Guitar gently weeps

Picked a summer peck
Pickled pepper in winter
Peter Piper's plan

Picky little bloke
My old school English teacher
Would not like Haiku


You've been on a quest
Now you want another quest
Put in a re-quest...

Quest for sanity
Lies in the depths of psyche
Not medication

If you want to know
The purpose of your life's quest
Just ask the question

Friday, July 19, 2013

On Dreams and Transverse Myelitis: A personal reflection

I have had a couple of dreams in the last few days that have made me revisit how I am relating to having Transverse Myelitis, but also what I think about dreams and whether they have meaning. I thought I might share, knowing dreams are intensely personal, and mine may have no meaning at all for you, the reader. But it may provoke discussion.
The first was three days ago. Brilliant dream in colour, with exquisite detail. I was doing my 3rd Dan black belt grading in Goju Karate. I was aware of each movement I was doing in the Kata, and whether my limbs were in the correct position, whether I was moving fluidly enough, how I felt. Of course I was aware that I was being watched to see whether I had achieved the correct standard. But it felt good. I felt good. I was surprised that my body was able to do so well, given my handicaps. I was satisfied by my own performance and achievements.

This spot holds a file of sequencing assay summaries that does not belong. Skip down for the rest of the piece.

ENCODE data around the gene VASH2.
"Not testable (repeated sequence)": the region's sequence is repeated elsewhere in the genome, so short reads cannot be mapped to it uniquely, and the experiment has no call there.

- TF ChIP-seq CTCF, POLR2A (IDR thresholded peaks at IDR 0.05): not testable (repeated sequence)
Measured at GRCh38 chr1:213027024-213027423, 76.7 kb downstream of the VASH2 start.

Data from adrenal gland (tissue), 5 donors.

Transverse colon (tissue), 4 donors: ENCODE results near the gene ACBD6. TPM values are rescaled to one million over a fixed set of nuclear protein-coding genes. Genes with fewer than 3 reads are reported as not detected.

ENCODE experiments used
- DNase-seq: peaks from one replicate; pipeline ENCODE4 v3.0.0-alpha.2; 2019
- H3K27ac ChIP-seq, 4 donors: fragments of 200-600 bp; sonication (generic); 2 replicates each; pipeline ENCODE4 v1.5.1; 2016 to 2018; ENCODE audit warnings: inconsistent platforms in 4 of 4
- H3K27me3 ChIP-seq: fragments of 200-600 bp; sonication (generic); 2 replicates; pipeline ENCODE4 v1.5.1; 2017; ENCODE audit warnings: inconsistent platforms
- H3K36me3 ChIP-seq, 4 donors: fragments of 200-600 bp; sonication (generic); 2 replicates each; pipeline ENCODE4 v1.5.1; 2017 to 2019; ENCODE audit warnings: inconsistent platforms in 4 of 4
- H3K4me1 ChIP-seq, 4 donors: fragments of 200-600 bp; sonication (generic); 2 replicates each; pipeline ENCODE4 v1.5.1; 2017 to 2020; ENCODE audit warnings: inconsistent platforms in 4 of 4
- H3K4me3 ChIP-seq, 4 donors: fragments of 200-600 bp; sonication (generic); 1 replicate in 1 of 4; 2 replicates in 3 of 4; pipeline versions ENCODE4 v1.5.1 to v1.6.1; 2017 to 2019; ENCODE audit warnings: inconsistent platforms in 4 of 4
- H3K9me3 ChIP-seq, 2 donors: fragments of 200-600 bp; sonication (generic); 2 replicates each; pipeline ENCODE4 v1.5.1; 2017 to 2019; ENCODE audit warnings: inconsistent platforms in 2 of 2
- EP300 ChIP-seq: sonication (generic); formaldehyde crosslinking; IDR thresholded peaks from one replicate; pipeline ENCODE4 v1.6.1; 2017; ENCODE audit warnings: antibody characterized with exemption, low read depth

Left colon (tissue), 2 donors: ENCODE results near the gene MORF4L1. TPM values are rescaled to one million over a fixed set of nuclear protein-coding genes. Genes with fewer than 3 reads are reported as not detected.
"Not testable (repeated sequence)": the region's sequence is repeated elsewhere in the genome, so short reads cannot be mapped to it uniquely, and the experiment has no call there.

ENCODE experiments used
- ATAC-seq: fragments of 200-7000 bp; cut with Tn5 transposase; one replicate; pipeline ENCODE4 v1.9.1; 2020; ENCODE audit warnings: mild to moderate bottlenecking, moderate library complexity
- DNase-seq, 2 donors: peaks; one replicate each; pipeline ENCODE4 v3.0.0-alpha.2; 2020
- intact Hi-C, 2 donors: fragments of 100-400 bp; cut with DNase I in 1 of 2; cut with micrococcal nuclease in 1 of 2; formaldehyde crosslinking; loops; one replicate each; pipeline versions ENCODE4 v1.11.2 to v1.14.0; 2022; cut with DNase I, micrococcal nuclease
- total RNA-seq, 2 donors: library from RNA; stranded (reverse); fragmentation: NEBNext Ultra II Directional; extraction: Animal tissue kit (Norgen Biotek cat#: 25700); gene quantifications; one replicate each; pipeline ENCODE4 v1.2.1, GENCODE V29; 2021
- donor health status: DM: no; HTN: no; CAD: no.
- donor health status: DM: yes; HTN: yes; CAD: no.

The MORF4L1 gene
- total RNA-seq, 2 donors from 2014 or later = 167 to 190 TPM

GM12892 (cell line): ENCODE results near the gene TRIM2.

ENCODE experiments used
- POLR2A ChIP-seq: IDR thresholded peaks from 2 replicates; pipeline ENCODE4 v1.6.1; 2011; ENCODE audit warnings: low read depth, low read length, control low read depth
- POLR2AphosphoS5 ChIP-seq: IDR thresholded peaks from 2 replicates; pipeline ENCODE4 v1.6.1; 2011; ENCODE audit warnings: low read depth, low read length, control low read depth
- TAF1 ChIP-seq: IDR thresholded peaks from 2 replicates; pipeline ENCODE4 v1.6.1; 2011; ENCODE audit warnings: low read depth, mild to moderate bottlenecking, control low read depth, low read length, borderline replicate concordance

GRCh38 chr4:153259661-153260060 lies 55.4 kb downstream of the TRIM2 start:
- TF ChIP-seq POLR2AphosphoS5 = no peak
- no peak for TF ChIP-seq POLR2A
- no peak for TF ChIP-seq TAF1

The backdrop to this is that, after 22 years of Karate, I was a 2nd Dan black belt in my own club, grading about a year before I contracted TM. I did try on several occasions afterward to go back to sessions, but I got so tired after 20 minutes of exercise, and just had to sit down and watch. I was unable to do many things - particularly using my legs. I felt stupid, a fraud! I had been a good teacher with my own small class close to my home and, in fact, had been teaching the night before my symptoms appeared. My sensei (my middle son Rod, a 5th Dan black belt graded in Japan), lovely man, got me up teaching, and that allowed me to stand relatively still and correct other lower grade students, but I still felt a fraud because when they made errors with leg movements I could not demonstrate the correct movement. Dispirited, I gave up. But I have held on to the dream of returning for the last three years, even though I have deteriorated somewhat, AND lost considerable muscle bulk....